A 21-year-old musician wanders around Hong Kong with his guitar strapped to his back. He is in search of an open mic night. Despite his many hours of searching, he ends his journey without much success and finds himself in the midst of flute recitals. Feeling defeated, he walks back to his abroad dorm and opens his laptop. He begins to compose music on GarageBand, which brings him back to the jam sessions he had in West House on the Vanderbilt Commons. His name is Matt Anderson, but he goes by Sgmaniak. Although it was not the way he had seen his start as a musician, Sgmaniak had found his sound.
Anderson, whose stage name is Sgmaniak, is a senior studying Computer Science at Vanderbilt. Although music is not his major, Anderson fell in love with music at a very young age and began teaching himself.
“My mom didn’t want me to play piano; she wanted me to play basketball and stuff. So, I was on the Domino’s football team when I was little. But I really wanted to play piano, so I made my mom sign me up for classical piano lessons, but I never practiced for those. So I started playing guitar.”
Against the advice of his guitar teacher, who told him he would never be good enough, Anderson continued to hone in his musical skills through teaching himself how to play guitar and compose music.
Part of what makes Sgmaniak’s sound so unique is that Anderson blends many different techniques from jazz, funk and electronic music while still keeping true to his rock music foundation.
“I try [to bring in] lots of improvised elements and funky elements from jazz and hip-hop; lots of powerful narrative and storytelling elements of rock music, and then I try to tie it together with electronic sounds and new, fresh sounds.”
His stage name, Sgmaniak, is pronounced “S-G-Maniac.” When asked about the story behind it, Anderson explained that he had always had the unique name.
“Originally, back when I was starting to play guitar, I really liked rock bands like AC/DC. Their guitar player, Angus Young, has a red SG. It’s like a devil horn guitar, and sixth grade me thought that was the coolest thing. So I got one of those. It was one of my first guitars. So, yeah, from then on, I was like, ‘Sgmaniak!’”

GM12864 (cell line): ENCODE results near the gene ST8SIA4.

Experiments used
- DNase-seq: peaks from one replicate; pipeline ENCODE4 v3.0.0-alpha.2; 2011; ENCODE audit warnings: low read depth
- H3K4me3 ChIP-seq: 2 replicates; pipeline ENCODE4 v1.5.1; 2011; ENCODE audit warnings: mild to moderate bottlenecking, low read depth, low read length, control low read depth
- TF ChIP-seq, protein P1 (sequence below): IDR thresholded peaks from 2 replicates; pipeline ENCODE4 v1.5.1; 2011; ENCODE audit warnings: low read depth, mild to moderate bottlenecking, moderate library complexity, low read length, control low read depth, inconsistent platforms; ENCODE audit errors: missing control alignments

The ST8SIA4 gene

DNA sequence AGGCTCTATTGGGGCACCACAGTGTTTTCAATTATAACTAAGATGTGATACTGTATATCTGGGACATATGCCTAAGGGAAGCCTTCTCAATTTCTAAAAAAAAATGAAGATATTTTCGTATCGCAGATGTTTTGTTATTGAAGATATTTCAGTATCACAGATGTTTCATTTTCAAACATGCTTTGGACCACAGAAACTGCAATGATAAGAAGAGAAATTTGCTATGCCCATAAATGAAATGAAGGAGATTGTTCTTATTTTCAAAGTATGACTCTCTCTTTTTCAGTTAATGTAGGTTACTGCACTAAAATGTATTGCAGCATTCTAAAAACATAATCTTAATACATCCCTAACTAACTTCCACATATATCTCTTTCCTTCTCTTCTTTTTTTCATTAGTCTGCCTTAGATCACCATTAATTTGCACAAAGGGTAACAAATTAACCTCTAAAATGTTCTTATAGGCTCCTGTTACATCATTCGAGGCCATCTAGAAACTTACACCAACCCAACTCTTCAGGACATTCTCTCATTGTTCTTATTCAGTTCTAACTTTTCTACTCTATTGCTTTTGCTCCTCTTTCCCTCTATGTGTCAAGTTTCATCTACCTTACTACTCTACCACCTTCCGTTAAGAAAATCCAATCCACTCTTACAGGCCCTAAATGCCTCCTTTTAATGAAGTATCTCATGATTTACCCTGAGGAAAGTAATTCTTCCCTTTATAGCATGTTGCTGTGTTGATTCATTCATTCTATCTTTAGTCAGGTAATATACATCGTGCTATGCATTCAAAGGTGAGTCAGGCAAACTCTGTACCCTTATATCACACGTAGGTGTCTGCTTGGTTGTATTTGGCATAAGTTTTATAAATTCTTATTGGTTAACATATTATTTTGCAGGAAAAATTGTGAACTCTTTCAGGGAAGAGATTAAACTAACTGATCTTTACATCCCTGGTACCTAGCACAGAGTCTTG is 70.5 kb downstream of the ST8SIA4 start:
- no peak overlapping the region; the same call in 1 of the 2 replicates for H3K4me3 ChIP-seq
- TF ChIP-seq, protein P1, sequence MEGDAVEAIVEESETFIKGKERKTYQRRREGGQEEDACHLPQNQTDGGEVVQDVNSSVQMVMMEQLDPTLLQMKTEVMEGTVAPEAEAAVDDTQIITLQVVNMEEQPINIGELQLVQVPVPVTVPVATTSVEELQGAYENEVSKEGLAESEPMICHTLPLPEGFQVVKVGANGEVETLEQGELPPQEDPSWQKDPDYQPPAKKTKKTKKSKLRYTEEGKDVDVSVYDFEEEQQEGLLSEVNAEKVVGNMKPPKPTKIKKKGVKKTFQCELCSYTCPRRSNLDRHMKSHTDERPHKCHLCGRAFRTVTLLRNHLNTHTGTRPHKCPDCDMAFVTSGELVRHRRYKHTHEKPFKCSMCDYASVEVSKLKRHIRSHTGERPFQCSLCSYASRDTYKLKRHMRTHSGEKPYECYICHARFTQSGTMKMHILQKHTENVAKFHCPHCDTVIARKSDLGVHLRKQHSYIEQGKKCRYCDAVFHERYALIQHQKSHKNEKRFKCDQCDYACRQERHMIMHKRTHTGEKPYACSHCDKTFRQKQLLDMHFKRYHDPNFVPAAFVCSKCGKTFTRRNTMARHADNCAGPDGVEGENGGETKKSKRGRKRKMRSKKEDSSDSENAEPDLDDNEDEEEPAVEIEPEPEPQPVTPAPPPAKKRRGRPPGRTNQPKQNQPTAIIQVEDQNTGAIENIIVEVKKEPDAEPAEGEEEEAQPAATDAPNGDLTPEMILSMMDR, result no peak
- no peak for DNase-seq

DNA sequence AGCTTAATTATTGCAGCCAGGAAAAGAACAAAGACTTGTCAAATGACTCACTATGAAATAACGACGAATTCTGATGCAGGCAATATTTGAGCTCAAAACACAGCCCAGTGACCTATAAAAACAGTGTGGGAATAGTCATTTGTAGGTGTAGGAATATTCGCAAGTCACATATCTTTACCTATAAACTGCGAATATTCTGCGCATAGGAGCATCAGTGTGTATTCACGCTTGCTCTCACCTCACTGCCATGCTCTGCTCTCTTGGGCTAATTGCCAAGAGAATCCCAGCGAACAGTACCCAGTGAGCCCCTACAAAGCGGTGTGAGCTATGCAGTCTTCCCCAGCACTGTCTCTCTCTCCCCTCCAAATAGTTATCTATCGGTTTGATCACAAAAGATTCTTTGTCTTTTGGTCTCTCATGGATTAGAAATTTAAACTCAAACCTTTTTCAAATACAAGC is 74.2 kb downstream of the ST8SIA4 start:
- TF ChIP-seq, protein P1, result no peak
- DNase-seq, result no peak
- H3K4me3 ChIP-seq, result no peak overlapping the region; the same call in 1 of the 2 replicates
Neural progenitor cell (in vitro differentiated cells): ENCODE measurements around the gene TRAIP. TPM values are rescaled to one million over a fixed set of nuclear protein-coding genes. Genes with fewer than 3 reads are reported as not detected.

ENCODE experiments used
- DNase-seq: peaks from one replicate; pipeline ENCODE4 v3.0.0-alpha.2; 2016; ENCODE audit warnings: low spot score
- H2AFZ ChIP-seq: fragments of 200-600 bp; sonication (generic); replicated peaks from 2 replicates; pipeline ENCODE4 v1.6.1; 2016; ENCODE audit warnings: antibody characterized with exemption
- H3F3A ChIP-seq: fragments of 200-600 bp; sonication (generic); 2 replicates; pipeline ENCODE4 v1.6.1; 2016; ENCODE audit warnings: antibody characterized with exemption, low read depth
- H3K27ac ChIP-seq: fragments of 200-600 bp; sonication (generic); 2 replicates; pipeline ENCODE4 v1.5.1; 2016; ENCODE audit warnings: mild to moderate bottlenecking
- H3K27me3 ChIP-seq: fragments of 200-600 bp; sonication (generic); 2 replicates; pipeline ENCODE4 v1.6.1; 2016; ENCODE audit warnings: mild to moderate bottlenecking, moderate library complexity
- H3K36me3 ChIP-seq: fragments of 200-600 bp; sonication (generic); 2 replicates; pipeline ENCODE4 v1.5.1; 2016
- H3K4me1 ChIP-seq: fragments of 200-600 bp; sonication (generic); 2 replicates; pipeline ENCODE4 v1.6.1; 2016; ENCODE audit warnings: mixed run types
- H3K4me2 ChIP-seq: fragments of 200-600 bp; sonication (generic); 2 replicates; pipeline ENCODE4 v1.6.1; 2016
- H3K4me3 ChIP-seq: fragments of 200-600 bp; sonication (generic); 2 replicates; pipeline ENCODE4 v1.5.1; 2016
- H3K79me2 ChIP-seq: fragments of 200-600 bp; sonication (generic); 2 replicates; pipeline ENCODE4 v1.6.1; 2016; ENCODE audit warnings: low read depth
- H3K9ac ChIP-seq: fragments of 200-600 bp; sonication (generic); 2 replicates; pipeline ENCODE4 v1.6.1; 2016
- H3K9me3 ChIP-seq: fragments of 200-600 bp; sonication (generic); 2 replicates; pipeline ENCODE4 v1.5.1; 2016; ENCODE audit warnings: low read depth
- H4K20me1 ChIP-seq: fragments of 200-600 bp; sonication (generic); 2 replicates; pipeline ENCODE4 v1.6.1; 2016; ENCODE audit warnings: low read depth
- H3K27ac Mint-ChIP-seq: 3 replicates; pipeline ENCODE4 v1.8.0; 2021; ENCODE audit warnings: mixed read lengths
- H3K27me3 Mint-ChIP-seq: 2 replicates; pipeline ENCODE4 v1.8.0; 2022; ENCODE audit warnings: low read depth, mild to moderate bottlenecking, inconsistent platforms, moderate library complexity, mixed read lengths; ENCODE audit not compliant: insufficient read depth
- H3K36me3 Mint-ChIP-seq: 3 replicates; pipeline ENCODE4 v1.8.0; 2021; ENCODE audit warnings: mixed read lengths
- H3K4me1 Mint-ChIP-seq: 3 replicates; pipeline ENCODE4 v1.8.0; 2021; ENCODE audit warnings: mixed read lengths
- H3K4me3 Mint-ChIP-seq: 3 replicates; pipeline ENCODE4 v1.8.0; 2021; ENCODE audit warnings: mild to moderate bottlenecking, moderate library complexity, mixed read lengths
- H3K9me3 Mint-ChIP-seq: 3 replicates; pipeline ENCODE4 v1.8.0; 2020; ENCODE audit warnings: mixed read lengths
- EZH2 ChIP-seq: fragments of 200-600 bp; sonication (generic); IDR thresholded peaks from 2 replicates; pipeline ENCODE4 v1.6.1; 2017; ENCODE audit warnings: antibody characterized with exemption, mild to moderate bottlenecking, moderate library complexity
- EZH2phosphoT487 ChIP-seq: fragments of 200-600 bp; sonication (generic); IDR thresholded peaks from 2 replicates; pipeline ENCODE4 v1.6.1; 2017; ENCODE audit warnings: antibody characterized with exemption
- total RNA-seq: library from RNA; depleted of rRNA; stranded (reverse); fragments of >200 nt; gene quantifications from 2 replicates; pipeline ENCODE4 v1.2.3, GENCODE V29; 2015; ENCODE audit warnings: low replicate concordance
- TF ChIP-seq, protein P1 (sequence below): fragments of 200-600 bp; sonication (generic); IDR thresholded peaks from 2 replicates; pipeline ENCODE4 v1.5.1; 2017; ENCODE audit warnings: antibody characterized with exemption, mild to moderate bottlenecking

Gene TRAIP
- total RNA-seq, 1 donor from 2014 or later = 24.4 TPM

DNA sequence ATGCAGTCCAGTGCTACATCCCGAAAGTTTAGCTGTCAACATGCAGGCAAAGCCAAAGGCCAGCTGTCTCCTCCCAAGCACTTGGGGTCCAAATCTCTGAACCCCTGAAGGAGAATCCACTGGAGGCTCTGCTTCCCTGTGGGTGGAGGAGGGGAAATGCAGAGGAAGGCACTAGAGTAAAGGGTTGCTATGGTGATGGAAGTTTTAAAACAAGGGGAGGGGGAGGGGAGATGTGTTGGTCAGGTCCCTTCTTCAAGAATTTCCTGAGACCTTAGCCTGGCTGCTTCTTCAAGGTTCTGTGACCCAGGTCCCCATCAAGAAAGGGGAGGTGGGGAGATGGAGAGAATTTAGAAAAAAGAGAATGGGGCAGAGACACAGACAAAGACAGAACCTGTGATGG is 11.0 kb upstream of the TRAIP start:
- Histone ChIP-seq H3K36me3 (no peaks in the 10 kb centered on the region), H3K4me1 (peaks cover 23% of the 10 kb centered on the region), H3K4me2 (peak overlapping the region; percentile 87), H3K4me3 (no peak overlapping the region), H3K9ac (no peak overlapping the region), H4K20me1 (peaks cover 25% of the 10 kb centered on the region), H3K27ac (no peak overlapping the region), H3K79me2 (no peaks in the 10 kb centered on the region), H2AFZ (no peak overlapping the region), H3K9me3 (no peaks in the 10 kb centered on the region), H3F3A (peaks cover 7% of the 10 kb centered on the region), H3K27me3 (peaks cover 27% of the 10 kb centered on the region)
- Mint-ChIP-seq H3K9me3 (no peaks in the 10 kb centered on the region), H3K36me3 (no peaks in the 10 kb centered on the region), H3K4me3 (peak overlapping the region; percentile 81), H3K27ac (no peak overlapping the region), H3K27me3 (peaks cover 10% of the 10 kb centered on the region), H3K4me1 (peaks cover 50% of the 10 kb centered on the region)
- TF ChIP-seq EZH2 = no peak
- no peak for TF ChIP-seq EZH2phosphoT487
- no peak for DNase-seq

Additionally, Anderson remarked, “There’re, like, seven Matt Anderson’s alone at Vanderbilt,” so Sgmaniak embodied both his unique sound and style.
As well as blending genres, Anderson employs new software to add another dimension to his music.
“There’re a lot of people who would be afraid to use software plugins when they’re making music because they want real analog, you know, the people that love vinyl records. I think that as a computer scientists and a software developer, it’s opened my mind to using these software plugins to get new sounds.”
As he leaves campus, Anderson, who got his musical start at Vanderbilt, remarks on how important it is for young artists to have readily available instruments, especially drum sets.
“It seems kind of silly, but, once you put a drum set in a room, it becomes a practice space or a place you can record in, and there are no drumsets on this campus. I remember that in West House, someone set up a drum set, and just because that was there, seven bands formed.”
Now, Sgmaniak is set to release his first album and music video as well as headline his first concert. He is forever grateful to the Nashville music scene, describing it as “a very tight-knit community where everyone wants you to succeed.” Even though he started his music career on his own, Anderson now is supported not only by his fellow musical peers, but the Nashville music community as well.
Sgmaniak is having his first concert on Tuesday, Oct. 3 at The End.